J is for... Jewellery. Fashion trends are more amorphous now, none more so than those for jewellery. Anything goes: heirloom-style earrings from Alessandra Rich, 2-inch thick chains at Givenchy and even a necklace with an in-built compass at Marine Serre.
K is for... Kitten heels. Not just your average shrunken stiletto, next season’s iterations come with an elongated silhouette and exaggerated detailing c/o Valentino, Kwaidan Editions and Prada.
L is for... Looking Glass - For those that can’t help checking themselves out in every reflective surface, there is now an easier option: glance down at your clothing. Mirror-finish fabrics were seen at Isabel Marant, where they came in shades of lilac, and Dries Van Noten and Acne Studios where they were juxtaposed with pared-back colours and crinkly textures.
M is for... Marionettes! The Moschino runway was staged entirely in miniature, with string-controlled puppets wearing gowns and tailoring that referenced the history of haute couture. Eviscerated frocks, seemingly sewn inside out and deconstructed suiting made up a collection that was both nostalgic and tongue-in-cheek. In gold damask and blue silks, it was a bit of fun when we all needed it most. Punch and Judy could never.
N is for... New Life - Breathing life into unused, deadstock and leftover fabrics is becoming an industry norm and we’re here for it. Brands from Chopova Lowena and Collina Strada (who pioneered the technique) to industry stalwarts like Dolce & Gabbana, Balenciaga and Marni looked to existing materials to lower the environmental impact of their collections, whilst Balmain used recycled denim across its denim-heavy show. What defines ‘luxury’ fashion and the trigger points of our desire for it have swiftly shifted; today we want brands to be responsible on our behalf as customers.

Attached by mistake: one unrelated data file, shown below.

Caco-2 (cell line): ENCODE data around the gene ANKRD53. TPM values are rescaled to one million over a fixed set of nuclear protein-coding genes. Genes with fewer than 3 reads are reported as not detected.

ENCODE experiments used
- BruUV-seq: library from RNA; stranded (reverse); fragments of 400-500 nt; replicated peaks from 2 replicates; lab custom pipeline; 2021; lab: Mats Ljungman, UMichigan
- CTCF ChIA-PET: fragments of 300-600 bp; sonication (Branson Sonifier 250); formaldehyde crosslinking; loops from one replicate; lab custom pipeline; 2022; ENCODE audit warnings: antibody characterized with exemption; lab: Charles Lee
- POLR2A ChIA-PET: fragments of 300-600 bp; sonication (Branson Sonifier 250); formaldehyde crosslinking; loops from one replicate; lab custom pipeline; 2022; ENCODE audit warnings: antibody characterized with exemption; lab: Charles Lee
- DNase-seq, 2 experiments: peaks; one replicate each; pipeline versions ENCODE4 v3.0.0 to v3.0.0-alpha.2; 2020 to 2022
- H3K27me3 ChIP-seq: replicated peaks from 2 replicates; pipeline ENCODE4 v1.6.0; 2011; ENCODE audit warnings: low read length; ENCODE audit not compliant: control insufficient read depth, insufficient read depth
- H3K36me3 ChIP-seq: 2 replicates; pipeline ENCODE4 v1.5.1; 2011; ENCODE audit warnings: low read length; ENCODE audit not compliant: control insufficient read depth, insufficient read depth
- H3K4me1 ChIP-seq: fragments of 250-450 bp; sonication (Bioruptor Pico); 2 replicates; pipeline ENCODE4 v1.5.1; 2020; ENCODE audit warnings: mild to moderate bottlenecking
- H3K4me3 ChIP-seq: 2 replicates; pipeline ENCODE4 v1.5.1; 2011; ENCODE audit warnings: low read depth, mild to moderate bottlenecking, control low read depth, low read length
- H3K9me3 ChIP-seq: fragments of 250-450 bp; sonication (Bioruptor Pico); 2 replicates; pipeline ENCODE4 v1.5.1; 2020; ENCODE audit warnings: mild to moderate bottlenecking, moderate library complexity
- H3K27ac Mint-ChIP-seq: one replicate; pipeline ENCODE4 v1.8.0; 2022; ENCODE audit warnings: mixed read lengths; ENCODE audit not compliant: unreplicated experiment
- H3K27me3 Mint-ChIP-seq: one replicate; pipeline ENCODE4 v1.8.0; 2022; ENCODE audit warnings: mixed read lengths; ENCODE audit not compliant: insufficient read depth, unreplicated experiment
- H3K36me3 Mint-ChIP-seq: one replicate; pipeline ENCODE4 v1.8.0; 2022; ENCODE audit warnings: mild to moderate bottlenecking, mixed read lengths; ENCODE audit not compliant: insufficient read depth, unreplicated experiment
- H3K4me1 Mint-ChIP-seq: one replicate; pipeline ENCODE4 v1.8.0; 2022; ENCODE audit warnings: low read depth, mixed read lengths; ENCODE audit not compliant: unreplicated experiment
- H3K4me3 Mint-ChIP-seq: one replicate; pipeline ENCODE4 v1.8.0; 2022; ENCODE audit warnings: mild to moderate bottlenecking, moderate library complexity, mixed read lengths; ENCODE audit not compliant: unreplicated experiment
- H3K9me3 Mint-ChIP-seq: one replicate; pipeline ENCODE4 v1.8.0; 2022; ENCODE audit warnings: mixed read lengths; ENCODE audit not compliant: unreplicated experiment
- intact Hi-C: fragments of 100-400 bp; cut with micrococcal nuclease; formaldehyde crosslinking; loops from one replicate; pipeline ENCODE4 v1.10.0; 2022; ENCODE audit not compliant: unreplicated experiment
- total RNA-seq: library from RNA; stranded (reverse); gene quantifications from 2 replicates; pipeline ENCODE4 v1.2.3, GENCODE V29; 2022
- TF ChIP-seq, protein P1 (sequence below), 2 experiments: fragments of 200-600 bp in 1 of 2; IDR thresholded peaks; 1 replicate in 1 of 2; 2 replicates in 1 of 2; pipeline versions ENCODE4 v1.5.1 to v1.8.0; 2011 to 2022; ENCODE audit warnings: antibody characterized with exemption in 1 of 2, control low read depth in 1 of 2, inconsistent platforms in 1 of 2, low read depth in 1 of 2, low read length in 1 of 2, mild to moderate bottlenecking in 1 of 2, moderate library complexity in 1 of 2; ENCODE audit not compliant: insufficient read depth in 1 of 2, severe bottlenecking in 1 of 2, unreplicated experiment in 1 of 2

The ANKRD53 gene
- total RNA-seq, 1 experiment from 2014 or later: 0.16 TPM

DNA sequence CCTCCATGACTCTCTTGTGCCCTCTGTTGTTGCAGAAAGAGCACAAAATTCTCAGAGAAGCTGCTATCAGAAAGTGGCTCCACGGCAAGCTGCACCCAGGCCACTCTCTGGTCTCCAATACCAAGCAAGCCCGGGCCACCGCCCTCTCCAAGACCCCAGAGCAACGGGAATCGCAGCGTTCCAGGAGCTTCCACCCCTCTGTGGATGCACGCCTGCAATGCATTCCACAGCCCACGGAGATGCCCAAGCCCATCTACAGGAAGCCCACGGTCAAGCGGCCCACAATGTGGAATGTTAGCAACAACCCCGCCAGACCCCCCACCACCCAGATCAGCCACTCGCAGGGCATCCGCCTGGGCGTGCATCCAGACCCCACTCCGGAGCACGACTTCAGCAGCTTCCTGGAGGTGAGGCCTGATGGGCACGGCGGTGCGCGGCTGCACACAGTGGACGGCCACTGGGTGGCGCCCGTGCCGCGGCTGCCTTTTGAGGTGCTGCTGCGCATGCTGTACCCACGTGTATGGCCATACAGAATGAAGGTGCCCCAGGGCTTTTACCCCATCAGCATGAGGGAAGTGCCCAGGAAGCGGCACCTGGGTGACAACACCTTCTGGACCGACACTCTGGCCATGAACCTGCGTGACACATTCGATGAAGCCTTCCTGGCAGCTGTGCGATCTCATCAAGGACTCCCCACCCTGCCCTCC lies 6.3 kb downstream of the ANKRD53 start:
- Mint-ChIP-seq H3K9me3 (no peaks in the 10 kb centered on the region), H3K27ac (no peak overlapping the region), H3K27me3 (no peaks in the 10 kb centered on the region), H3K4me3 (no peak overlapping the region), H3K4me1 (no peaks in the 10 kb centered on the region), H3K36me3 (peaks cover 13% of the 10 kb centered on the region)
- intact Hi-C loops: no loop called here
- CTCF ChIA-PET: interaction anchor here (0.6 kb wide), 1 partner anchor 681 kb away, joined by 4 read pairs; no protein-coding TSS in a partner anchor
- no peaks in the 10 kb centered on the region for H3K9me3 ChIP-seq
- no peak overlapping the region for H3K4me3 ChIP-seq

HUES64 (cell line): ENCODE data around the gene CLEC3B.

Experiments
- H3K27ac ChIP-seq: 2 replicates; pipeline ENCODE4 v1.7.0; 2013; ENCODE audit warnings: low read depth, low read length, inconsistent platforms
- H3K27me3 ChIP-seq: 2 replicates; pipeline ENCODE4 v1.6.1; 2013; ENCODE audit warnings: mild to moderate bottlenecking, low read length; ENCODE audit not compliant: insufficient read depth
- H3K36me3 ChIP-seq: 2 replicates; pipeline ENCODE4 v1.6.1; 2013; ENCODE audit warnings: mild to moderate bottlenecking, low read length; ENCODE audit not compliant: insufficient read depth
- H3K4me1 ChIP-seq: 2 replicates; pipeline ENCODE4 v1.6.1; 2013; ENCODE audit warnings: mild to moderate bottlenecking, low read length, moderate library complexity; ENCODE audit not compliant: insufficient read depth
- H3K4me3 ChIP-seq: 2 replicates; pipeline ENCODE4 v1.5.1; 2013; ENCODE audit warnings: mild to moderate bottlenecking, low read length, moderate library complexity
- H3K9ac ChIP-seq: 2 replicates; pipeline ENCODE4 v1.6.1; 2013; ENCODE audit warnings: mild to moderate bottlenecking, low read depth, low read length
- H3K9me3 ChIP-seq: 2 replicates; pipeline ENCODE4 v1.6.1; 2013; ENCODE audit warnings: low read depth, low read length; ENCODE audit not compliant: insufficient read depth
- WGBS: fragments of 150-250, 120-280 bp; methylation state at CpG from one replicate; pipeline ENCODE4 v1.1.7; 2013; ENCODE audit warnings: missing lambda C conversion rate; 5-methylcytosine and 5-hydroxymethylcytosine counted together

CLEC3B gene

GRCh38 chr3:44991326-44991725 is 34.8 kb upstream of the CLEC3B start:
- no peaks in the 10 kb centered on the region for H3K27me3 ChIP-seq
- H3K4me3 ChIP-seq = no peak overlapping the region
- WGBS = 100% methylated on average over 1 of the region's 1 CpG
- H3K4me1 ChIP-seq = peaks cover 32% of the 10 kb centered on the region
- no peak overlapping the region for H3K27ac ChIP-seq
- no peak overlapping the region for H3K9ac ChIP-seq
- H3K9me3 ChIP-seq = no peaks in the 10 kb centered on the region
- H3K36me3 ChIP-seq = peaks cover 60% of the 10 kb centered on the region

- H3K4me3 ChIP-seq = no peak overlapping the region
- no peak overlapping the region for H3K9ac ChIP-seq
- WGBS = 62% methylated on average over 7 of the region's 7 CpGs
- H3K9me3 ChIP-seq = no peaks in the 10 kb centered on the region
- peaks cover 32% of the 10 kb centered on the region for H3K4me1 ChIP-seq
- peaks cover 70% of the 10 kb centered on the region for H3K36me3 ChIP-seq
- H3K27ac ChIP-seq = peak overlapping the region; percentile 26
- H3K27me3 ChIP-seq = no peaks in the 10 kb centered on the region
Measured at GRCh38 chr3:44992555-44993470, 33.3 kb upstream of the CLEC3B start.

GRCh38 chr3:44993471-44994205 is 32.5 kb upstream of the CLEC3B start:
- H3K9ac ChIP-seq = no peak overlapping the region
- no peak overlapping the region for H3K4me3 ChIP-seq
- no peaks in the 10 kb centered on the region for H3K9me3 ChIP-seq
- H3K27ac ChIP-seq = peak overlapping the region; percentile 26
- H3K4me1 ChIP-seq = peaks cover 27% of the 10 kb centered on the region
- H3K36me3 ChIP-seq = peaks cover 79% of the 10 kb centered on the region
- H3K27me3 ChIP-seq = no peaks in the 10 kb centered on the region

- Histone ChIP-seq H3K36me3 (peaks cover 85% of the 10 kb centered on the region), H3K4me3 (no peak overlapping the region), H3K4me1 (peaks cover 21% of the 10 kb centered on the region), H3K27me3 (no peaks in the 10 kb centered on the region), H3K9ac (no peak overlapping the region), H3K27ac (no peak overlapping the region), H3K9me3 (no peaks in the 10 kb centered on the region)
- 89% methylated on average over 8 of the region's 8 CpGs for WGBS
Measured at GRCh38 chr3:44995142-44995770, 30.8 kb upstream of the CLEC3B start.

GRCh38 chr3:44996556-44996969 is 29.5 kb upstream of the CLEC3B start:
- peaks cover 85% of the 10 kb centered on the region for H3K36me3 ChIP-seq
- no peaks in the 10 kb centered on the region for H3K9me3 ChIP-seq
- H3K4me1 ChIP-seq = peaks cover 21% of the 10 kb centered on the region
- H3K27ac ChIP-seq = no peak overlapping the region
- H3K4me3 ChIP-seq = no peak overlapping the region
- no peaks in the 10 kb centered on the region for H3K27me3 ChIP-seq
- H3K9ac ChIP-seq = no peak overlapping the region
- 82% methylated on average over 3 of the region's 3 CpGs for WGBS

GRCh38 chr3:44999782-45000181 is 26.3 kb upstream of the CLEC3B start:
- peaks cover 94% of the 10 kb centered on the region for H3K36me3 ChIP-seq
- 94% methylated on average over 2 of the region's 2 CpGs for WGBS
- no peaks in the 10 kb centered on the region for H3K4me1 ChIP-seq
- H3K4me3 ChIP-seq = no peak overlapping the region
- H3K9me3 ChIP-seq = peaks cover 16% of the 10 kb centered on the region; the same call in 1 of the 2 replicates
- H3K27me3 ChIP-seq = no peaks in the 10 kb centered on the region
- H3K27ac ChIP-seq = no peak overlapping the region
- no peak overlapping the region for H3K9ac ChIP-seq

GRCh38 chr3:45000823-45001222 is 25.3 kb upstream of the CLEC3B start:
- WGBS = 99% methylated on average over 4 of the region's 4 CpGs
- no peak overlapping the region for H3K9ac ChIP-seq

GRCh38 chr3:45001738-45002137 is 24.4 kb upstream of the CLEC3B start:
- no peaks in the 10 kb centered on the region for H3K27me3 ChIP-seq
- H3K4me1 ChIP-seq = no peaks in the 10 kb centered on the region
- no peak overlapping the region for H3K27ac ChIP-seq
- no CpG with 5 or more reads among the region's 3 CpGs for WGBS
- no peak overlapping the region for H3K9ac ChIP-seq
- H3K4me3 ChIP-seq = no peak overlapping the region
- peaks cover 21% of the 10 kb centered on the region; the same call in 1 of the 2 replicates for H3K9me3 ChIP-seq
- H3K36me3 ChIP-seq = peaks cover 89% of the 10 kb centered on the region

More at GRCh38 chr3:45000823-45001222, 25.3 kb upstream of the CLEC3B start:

O is for... Over the top - Transparent overlay at Cecilie Bahnsen and Givenchy, hole-punched polos at Prada and off-kilter separates at Matty Bovan. Layering was key with sartorial strata of texture, colour and the skin beneath cleverly considered for full visual impact.
P is for... Prada. The most hotly anticipated show of the season, it saw the first collaboration between the legendary Miuccia Prada and Raf Simons. Drawing on mutual design signatures including Miuccia’s own personal style, it featured A-line pleated skirts, slim-cut trousers, sleeveless tunics and reissued archival prints over voluminous coats. An exciting new beginning and a moment in fashion history.
Q is for... Quarry colours - Sandstone, marble, onyx and other stony-faced shades featured predominantly at Jacquemus, Rosetta Getty and Thom Browne.